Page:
Spring has sprung and if you’re one of the one in five Australians who get hay fever, you’ve probably noticed some of those pesky symptoms: sneezing; an itchy, runny or stuffy nose; and red, itchy, watery eyes.
Unfortunately children aren’t immune. One in ten will get hay fever—or allergic rhinitis, as it’s known in the clinic—and the rate appears to be rising.
Pollens generally cause seasonal symptoms (in spring or summer), while house dust mites are mainly responsible for year-round symptoms.
Children who are allergic to both seasonal and perennial allergens may experience a marked increase in their symptoms during spring.
Hay fever can lead to fatigue, irritability and poor concentration, and can affect children’s learning and social behavior. But the good news is it’s usually easily treated.
Why do kids get hay fever?
Hay fever can begin as early as 18 months of age, when children are exposed to pollens or house dust mites.
Tiny particles get trapped in the hairs and mucous that line their nasal cavity, or can enter via the conjunctiva—the tissue that covers their eye.
The body treats these invaders as dangerous and mounts an attack, using antibodies called immunoglobulin E, or IgE.
When the allergens bind to IgE antibodies, which are present on immune cells (such as mast cells), the cells quickly release chemical mediators, including histamines and leukotrienes. This causes sneezing, itchy and/or runny nose, and itchy, watery eyes.
The body then recruits other immune cells, such as T cells, causing more inflammation and worsening symptoms.
How do you know if it’s hay fever?
While hay fever can be a life-long health issue, symptoms can fluctuate over time.
As well as sneezing, an itchy, runny nose, and itchy watery eyes, you might notice your child has a dry cough, is snorting or sniffing, or continually clears their throat.
In some instances, they might make a clicking sound with their tongue when they use it to scratch the roof of their mouth.
While these symptoms may initially look like the common cold, the persistence of symptoms after weeks usually points towards hay fever.
Children with hay fever usually don’t have fevers (which are more common with infections) but they may be more prone to recurrent colds.
If you’re unsure, take your child to your local doctor for a diagnosis. If necessary, they can use skin prick or blood tests to detect the presence of relevant IgE antibodies to the suspected allergens.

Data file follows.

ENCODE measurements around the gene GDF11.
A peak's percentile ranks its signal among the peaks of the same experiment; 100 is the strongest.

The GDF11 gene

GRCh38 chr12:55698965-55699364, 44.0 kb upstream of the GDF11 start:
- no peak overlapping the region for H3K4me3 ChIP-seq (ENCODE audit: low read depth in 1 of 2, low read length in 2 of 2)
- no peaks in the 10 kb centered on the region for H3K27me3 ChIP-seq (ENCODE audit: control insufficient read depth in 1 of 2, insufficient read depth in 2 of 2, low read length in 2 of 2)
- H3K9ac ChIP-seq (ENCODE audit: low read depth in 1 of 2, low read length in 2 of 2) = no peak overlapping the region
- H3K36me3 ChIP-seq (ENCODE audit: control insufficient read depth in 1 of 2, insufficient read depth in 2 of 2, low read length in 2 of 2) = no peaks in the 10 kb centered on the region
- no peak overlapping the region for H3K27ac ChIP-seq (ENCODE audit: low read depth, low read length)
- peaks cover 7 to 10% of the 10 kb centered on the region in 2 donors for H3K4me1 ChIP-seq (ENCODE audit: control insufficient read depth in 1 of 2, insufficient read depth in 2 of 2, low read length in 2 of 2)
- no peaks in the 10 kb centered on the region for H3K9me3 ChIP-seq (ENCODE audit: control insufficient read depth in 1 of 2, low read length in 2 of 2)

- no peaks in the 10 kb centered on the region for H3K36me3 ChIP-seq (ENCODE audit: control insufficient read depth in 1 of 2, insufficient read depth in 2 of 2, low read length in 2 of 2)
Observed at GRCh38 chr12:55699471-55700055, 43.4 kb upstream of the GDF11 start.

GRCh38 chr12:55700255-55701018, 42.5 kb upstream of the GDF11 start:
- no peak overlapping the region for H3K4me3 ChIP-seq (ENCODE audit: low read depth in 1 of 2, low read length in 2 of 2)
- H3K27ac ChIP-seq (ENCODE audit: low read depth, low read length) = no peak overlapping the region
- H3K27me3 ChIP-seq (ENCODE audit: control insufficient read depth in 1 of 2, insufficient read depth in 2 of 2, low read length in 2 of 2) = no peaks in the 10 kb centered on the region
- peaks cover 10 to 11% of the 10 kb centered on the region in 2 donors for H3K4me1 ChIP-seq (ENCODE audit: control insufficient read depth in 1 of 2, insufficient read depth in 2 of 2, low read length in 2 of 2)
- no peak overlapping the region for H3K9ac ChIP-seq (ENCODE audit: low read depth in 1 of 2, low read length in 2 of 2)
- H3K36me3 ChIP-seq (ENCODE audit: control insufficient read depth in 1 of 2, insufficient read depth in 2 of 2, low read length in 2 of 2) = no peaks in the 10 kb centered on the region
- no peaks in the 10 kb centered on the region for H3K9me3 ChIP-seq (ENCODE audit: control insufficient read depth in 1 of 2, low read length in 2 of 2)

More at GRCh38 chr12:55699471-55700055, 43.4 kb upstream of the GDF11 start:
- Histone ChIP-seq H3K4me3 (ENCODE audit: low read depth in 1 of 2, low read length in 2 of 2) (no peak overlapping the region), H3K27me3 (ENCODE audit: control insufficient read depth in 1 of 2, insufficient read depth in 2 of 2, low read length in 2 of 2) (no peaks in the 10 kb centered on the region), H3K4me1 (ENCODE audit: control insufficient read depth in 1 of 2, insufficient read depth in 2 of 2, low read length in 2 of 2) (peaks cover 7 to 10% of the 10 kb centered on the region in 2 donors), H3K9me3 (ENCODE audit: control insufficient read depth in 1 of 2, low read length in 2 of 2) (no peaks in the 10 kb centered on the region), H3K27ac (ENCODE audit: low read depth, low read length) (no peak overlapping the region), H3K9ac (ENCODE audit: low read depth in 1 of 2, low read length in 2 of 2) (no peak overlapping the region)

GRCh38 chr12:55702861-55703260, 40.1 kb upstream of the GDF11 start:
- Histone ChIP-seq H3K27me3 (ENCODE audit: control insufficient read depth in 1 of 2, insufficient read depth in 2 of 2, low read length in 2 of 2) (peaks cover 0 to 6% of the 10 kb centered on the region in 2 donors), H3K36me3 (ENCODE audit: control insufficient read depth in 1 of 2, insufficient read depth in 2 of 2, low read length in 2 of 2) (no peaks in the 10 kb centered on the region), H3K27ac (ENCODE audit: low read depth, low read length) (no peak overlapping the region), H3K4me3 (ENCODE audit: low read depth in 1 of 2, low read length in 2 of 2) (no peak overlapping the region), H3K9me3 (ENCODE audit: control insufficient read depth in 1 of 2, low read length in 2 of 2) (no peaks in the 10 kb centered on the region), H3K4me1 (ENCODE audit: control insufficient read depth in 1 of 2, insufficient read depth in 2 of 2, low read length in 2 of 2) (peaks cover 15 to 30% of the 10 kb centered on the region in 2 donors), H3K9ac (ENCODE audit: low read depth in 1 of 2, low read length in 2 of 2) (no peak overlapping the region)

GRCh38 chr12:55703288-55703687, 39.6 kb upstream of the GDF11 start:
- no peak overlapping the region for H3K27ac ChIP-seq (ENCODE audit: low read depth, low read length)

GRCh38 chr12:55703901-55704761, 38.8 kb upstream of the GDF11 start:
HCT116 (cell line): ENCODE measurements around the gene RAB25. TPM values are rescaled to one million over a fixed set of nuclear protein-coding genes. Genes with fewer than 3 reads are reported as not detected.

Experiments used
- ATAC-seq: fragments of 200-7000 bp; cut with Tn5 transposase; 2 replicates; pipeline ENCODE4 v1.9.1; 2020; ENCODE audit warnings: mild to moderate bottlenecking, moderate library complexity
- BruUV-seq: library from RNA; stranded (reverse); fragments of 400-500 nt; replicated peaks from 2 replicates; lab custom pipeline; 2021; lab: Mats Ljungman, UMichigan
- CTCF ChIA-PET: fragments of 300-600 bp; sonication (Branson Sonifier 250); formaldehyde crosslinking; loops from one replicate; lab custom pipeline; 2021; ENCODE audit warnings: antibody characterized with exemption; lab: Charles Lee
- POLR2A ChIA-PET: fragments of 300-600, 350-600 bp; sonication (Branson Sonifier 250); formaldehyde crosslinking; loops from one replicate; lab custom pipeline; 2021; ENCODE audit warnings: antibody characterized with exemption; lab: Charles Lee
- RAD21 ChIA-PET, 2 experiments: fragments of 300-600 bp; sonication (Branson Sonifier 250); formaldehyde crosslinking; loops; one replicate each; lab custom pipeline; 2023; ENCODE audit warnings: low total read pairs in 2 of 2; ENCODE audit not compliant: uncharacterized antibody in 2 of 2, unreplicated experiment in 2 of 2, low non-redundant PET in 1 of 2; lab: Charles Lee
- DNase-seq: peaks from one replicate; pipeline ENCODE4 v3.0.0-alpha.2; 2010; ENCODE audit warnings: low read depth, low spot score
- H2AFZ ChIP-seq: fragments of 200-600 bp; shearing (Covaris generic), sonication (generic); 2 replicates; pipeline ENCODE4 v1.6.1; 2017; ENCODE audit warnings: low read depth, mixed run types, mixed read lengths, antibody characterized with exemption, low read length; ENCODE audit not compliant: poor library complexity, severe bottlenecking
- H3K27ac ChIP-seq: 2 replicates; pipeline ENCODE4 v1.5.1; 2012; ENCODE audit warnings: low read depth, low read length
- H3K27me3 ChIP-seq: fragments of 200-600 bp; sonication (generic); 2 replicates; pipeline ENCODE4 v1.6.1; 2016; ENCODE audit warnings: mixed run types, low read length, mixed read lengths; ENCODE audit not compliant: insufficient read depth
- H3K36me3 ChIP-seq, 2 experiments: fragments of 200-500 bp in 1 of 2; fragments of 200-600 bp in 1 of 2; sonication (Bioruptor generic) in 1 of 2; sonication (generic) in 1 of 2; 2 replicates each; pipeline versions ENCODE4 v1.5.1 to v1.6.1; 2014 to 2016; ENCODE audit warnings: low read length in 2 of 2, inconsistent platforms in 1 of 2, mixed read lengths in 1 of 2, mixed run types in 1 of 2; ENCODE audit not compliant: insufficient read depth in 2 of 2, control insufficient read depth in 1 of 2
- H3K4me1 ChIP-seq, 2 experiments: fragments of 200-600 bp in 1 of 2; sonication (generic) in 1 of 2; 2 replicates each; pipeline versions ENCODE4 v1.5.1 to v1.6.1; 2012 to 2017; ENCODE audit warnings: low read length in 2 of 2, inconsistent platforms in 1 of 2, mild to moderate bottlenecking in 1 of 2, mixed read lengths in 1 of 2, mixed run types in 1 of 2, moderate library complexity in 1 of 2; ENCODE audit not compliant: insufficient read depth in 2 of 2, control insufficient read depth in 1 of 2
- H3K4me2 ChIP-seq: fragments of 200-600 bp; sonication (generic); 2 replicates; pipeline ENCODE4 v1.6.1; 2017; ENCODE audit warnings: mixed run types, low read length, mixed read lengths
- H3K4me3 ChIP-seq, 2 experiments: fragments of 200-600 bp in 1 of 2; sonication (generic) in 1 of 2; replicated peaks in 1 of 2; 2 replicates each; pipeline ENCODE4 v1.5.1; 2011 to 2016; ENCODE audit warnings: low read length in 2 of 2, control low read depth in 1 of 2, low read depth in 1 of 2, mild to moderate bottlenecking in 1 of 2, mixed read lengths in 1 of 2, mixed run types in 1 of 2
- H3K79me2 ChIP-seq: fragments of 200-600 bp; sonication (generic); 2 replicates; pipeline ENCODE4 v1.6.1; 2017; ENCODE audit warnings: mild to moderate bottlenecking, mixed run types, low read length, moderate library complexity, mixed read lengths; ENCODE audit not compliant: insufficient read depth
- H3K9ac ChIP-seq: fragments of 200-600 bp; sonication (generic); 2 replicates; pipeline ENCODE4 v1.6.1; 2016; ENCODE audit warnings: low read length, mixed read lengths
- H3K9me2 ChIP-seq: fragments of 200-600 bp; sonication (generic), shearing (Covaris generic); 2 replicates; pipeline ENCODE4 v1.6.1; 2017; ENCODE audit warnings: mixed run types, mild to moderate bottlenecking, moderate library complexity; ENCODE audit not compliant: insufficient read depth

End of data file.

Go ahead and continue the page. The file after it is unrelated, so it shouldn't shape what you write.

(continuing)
Your doctor may then discuss the three main treatment options: avoiding the allergen, oral and topical medications, and allergen immunotherapy.
Avoiding the allergen
Once you suspect or know the allergen, you can help minimize your child’s contact with the cause of their hay fever.
For children who have seasonal allergic rhinitis, allergen minimization strategies could include:
- staying indoors on windy days with high pollen counts
- avoiding activities with allergen exposure (such as grass mowing)
- having a shower promptly after outdoor activities
- using re-circulated air in the car.
For cases of perennial allergic rhinitis, where house dust mite is the dominant cause, avoidance strategies could include:
- washing household bedding (sheets and pillow cases) in hot water (above 60°C)
- removing soft toys
- replacing woolen underlays with dust mite covers
- vacuuming carpets with vacuum cleaners fitted with high efficiency particulate air (HEPA) filters.
Medical therapy is often required in addition to avoiding the allergen.
First line treatments are non-sedating oral antihistamines such as cetirizine, loratadine, fexofenadine and desloratadine. These are available as a syrup or tablets, and can be used for children aged 12 months and over.
They’re available over the counter at pharmacies, or your doctor can advise you on which might work best for your child.
Nasal steroid sprays (also called intranasal corticosteroids) are also very effective in alleviating symptoms when used correctly.
For children who suffer from seasonal allergic rhinitis, nasal steroid sprays should be started prior to the start of the pollen season, and maintained throughout the season.
Nasal steroid sprays can be used for children aged two years and above, and need to be started under the direction of your doctor.
Side effects can include nose bleeds or nasal dryness. While long-term use is generally safe, it’s best to have ongoing reviews by your doctor.
Other treatment options include:
- intranasal decongestants—sprays to dry the nose—which relieve congestion in the nose by shrinking swollen blood vessels in the nose. These can be used for up to three days
- antihistamine nasal sprays, which may act more quickly than oral antihistamines but only in the nasal passages
- nasal irrigation with saline (salty water) to clear the nasal passages of the allergens.
Allergen immunotherapy, also known as desensitization, is an option for children who aren’t getting enough relief from medications and avoiding the allergen.
It involves a regular administration of the allergen, either via monthly injections (called the subcutaneous route) or daily drops/tablets under the tongue (known as the sublingual route).
Allergen immunotherapy is available for children aged five years and above via a pediatric allergy specialist, and successfully reduces symptoms in 40-50% of patients.
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